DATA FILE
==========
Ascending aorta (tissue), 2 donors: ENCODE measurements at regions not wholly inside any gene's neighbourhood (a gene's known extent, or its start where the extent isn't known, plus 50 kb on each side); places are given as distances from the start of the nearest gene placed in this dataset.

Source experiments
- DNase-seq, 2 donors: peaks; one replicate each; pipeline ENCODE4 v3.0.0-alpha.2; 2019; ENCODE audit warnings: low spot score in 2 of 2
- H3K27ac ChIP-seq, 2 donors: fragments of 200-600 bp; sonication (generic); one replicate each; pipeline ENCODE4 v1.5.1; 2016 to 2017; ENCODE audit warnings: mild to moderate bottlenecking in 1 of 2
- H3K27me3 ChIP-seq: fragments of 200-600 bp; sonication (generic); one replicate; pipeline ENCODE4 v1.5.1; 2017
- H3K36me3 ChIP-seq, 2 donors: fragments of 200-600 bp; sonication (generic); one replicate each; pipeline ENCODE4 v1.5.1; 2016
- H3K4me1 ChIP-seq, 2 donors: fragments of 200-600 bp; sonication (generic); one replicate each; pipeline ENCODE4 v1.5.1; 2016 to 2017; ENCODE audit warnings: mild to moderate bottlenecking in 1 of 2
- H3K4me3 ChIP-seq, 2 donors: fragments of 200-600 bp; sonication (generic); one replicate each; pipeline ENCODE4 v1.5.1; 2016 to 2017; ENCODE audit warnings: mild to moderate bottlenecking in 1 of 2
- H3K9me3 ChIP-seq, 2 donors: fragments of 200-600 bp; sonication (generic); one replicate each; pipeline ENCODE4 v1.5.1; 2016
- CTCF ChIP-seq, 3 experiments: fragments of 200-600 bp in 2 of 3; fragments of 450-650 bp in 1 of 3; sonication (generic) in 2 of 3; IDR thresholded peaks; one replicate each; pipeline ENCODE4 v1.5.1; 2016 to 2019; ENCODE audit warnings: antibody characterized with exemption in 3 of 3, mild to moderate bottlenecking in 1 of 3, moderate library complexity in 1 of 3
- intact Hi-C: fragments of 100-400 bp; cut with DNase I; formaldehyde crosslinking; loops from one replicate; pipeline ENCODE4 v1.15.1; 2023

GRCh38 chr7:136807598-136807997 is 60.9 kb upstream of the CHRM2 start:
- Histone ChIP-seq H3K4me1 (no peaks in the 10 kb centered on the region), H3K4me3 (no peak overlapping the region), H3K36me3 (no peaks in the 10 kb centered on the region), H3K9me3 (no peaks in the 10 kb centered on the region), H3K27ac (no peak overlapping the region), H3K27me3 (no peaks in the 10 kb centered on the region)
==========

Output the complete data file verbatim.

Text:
Ascending aorta (tissue), 2 donors: ENCODE measurements at regions not wholly inside any gene's neighbourhood (a gene's known extent, or its start where the extent isn't known, plus 50 kb on each side); places are given as distances from the start of the nearest gene placed in this dataset.

Source experiments
- DNase-seq, 2 donors: peaks; one replicate each; pipeline ENCODE4 v3.0.0-alpha.2; 2019; ENCODE audit warnings: low spot score in 2 of 2
- H3K27ac ChIP-seq, 2 donors: fragments of 200-600 bp; sonication (generic); one replicate each; pipeline ENCODE4 v1.5.1; 2016 to 2017; ENCODE audit warnings: mild to moderate bottlenecking in 1 of 2
- H3K27me3 ChIP-seq: fragments of 200-600 bp; sonication (generic); one replicate; pipeline ENCODE4 v1.5.1; 2017
- H3K36me3 ChIP-seq, 2 donors: fragments of 200-600 bp; sonication (generic); one replicate each; pipeline ENCODE4 v1.5.1; 2016
- H3K4me1 ChIP-seq, 2 donors: fragments of 200-600 bp; sonication (generic); one replicate each; pipeline ENCODE4 v1.5.1; 2016 to 2017; ENCODE audit warnings: mild to moderate bottlenecking in 1 of 2
- H3K4me3 ChIP-seq, 2 donors: fragments of 200-600 bp; sonication (generic); one replicate each; pipeline ENCODE4 v1.5.1; 2016 to 2017; ENCODE audit warnings: mild to moderate bottlenecking in 1 of 2
- H3K9me3 ChIP-seq, 2 donors: fragments of 200-600 bp; sonication (generic); one replicate each; pipeline ENCODE4 v1.5.1; 2016
- CTCF ChIP-seq, 3 experiments: fragments of 200-600 bp in 2 of 3; fragments of 450-650 bp in 1 of 3; sonication (generic) in 2 of 3; IDR thresholded peaks; one replicate each; pipeline ENCODE4 v1.5.1; 2016 to 2019; ENCODE audit warnings: antibody characterized with exemption in 3 of 3, mild to moderate bottlenecking in 1 of 3, moderate library complexity in 1 of 3
- intact Hi-C: fragments of 100-400 bp; cut with DNase I; formaldehyde crosslinking; loops from one replicate; pipeline ENCODE4 v1.15.1; 2023

GRCh38 chr7:136807598-136807997 is 60.9 kb upstream of the CHRM2 start:
- Histone ChIP-seq H3K4me1 (no peaks in the 10 kb centered on the region), H3K4me3 (no peak overlapping the region), H3K36me3 (no peaks in the 10 kb centered on the region), H3K9me3 (no peaks in the 10 kb centered on the region), H3K27ac (no peak overlapping the region), H3K27me3 (no peaks in the 10 kb centered on the region)